- A Musical Family – It was perhaps destined for Purcell to have a career in music due to all of his family also being musicians. His mother and father had close
connections to the Royal Court, and this gave Purcell and his siblings the chance to perform and compose music in front of members of the Royal Court on a regular basis. His musical education started at a young age; Purcell first performed for the Royal family at age 9, with an Ode he had composed for Charles II’s birthday.
- Organist at Westminster Abbey – As well as being a popular composer of his time, Purcell also pursued a career being an organist. At the age of 20, Purcell landed the prestigious job of organist at Westminster Abbey. Ten years after this appointment in 1689, Purcell played the organ for William and Mary’s coronation. Whilst in this position, Purcell was very popular with attendees of Westminster Abbey, and often the public would slip him cash tips to thank him for his services.
- Popularising Opera in Britain – Purcell was the first British composer to successfully bring opera to England. Others had tried in the past, but to little avail. Purcell’s ground-breaking 1689 opera, Dido and Aeneas came from humble beginnings, but ended up lighting the way for opera to become popularised in England. Now, the opera is often said to be one of the greatest English operas of all time.
- A multi-faceted composer – As well as carrying out his regular royal duties, Purcell also found the time to compose a menagerie of different works. His catalogue of music includes instrumental chamber works, operas, dramas, vocal music and choral music. His wide-range of compositions still makes him one of the most versatile and popular composers of the modern day, alongside other English composers such as Edward Elgar and Benjamin Britten.
- A suspicious end – There is no definitive proof of how Purcell died at the tender age of 35. Some reports say that he caught a chill outside after being locked out of his house by his wife. Others say that the composer had tuberculosis. Whatever the reason, Purcell has left a true lasting legacy that is standing the test of time. His body was laid to rest next to his organ at Westminster Abbey.
- Part of the Prestigious Roman School – As one of the most celebrated Italian Baroque composers, Carissimi was a notable figure in the Roman School. This collective of Italian composers worked in Rome in the late Renaissance and early Baroque periods, with strong links to the Vatican. Working in this collective helped Carissimi define his musical style.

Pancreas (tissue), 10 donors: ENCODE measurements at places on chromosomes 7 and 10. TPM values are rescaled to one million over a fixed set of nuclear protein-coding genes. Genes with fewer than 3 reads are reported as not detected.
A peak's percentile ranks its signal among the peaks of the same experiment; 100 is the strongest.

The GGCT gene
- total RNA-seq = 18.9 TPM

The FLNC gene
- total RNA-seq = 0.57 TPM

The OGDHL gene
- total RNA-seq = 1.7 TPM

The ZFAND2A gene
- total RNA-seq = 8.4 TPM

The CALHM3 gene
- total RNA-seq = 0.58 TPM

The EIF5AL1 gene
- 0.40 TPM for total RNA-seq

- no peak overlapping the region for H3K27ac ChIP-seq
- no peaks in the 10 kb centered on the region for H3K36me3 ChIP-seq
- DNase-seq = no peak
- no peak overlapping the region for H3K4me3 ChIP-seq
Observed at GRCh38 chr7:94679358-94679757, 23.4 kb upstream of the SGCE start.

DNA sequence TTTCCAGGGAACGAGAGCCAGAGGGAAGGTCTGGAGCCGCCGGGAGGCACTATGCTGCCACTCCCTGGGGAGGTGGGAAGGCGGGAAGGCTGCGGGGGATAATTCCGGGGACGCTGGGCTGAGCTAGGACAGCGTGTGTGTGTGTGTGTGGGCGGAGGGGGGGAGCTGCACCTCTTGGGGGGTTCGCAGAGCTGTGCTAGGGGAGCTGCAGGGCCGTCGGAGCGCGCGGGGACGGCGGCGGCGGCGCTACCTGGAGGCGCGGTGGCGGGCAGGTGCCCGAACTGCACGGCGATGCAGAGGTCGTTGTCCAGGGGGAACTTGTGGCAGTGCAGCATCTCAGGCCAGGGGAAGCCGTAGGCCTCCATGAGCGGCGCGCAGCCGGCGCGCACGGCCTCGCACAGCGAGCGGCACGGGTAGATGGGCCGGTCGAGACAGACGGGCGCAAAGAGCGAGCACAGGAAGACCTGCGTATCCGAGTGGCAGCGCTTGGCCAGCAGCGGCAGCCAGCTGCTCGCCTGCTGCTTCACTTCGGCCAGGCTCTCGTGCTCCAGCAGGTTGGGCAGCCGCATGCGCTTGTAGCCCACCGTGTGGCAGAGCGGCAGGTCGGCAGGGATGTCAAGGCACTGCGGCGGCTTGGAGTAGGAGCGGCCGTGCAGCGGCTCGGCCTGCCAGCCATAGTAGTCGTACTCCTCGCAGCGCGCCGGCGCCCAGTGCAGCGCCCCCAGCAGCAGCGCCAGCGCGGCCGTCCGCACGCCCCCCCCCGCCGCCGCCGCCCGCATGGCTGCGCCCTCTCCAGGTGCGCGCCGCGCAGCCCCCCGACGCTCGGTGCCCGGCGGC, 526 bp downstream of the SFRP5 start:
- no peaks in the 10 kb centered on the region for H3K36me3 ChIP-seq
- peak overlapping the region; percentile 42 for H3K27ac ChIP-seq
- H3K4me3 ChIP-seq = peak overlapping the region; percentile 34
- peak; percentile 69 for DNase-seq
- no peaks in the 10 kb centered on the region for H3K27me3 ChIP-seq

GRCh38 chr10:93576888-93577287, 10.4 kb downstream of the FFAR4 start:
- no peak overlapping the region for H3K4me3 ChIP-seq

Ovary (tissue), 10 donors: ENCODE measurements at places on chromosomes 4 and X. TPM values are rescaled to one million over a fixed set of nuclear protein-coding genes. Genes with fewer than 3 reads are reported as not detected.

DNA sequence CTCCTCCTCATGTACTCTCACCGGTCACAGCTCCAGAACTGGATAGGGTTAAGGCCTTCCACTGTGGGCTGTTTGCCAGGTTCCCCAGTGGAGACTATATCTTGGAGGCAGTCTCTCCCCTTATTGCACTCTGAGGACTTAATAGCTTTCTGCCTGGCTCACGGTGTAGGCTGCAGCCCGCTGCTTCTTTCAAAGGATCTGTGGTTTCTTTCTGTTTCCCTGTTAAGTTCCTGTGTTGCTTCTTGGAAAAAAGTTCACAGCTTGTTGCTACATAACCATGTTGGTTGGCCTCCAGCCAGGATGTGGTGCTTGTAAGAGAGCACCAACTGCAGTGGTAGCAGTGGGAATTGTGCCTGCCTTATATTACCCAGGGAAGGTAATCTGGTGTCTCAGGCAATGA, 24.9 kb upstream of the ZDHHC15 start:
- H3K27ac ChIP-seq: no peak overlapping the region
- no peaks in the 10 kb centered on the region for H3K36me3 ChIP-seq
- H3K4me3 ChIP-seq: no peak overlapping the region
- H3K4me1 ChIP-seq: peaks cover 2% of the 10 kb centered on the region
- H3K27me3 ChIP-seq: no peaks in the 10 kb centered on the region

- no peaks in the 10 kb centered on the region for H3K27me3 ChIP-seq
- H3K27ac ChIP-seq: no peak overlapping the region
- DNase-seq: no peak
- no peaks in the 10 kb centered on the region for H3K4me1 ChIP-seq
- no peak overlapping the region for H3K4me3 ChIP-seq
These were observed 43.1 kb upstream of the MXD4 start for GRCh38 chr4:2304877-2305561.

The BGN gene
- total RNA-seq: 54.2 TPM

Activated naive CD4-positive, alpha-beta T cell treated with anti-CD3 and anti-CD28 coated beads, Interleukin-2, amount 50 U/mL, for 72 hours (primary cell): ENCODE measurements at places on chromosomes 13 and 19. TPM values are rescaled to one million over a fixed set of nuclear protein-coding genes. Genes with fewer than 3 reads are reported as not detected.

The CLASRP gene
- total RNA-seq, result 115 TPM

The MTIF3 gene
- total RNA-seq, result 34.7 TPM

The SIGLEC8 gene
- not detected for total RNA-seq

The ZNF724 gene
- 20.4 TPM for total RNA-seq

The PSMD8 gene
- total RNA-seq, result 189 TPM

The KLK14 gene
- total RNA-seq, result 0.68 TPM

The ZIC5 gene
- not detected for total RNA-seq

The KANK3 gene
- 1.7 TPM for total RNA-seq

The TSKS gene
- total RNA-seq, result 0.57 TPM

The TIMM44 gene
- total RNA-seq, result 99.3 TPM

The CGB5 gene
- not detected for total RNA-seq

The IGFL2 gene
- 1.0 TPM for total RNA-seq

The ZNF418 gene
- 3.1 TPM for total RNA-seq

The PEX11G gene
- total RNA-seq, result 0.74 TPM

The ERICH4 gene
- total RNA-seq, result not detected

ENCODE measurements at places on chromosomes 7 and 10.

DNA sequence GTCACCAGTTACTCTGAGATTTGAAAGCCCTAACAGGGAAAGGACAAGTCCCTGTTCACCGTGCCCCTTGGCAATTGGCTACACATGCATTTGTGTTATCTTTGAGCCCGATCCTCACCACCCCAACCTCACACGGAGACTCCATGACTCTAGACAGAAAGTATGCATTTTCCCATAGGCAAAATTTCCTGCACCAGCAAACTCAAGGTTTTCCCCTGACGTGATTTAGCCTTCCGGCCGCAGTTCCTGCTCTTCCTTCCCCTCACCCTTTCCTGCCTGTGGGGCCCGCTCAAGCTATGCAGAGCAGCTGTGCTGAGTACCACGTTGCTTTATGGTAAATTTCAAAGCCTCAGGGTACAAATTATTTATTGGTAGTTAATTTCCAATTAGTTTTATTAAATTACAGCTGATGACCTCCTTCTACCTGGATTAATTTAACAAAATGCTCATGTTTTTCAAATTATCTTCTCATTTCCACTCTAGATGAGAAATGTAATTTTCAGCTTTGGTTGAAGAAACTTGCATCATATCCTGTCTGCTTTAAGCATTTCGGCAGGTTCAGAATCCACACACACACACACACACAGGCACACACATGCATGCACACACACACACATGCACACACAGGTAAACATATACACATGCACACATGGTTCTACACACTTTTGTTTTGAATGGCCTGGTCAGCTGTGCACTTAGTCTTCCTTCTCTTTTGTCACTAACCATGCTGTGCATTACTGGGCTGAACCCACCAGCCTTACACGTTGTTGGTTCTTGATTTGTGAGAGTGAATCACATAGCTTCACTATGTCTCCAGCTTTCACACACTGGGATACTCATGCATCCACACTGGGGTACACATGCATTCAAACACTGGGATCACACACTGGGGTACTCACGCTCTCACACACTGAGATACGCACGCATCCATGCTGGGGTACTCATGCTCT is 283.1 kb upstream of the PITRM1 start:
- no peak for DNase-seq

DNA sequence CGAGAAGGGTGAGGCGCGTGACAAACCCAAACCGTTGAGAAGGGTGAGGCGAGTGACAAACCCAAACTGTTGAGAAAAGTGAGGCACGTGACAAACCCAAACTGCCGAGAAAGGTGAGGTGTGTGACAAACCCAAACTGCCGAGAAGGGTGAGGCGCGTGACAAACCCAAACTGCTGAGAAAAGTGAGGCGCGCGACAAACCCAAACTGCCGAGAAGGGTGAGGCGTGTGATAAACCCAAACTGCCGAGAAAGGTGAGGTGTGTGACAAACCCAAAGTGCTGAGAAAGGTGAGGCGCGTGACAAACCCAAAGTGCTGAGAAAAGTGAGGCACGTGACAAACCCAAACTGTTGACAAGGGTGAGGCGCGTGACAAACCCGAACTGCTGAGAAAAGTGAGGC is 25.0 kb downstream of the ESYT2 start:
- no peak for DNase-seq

- Influential Vocal Music – Carissimi is largely remembered for his work ondeveloping the Latin oratorio. Perhaps his most famous work to date is Jephte – one of the first classic Baroque oratorios. This paved the way for the fundamental structures of an oratorio which would be used for the next 300 years. Carissimi’s other famous oratorio, Jonas, was also a ground-breaking work that helped shape the way that oratorios were performed for many years to come.
- A Man of Development – As well as the oratorio, Carissimi was also well-known for developing recitative, cantata and madrigal forms. His exploration of the relationship between voices and chamber instruments changed the way that some European composers approached writing for these forces. Carissimi’s techniques reached England, with composers such as Handel applying them to his operatic works.
- Religious vs Secular – Nearer the end of Carissimi’s life, Baroque music began to change with its intentions. Instead of a large proportion of music being composed with religious intentions, the role of secular forms began to have a surge of popularity. Carissimi was very sure of his ways, as he was inspired by past composers such as Palestrina and Monteverdi, whose music was heavily religious. The span of Carissimi’s career saw him compose when both religious and secular forms began surging in popularity.
- A Large Output – Carissimi’s musical output was large, with 17 oratorios, 150 chamber cantatas, 200 motets, plus other liturgical works creating the basis of his output. There are also perhaps some lost instrumental works by Carissimi, however his music nearly always comprised of voice and chamber accompaniment. His legacy inspired other composers in Europe, and his teachings still live on today.
English Touring Opera will be touring around the country with Purcell’s Dido & Aeneas, Carissimi’s Jonas and Gesualdo’s I Will Not Speak (Io tacerò) this autumn. For more information or to book tickets visit: whatson.englishtouringopera.org.uk/triple-bill
© Alex Burns 2018
Discover more: whatson.englishtouringopera.org.uk